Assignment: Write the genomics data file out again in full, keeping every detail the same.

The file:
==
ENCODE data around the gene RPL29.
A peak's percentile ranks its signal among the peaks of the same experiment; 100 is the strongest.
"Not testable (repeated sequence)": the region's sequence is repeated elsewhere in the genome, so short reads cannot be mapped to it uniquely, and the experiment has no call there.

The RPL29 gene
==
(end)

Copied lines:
ENCODE data around the gene RPL29.
A peak's percentile ranks its signal among the peaks of the same experiment; 100 is the strongest.
"Not testable (repeated sequence)": the region's sequence is repeated elsewhere in the genome, so short reads cannot be mapped to it uniquely, and the experiment has no call there.

The RPL29 gene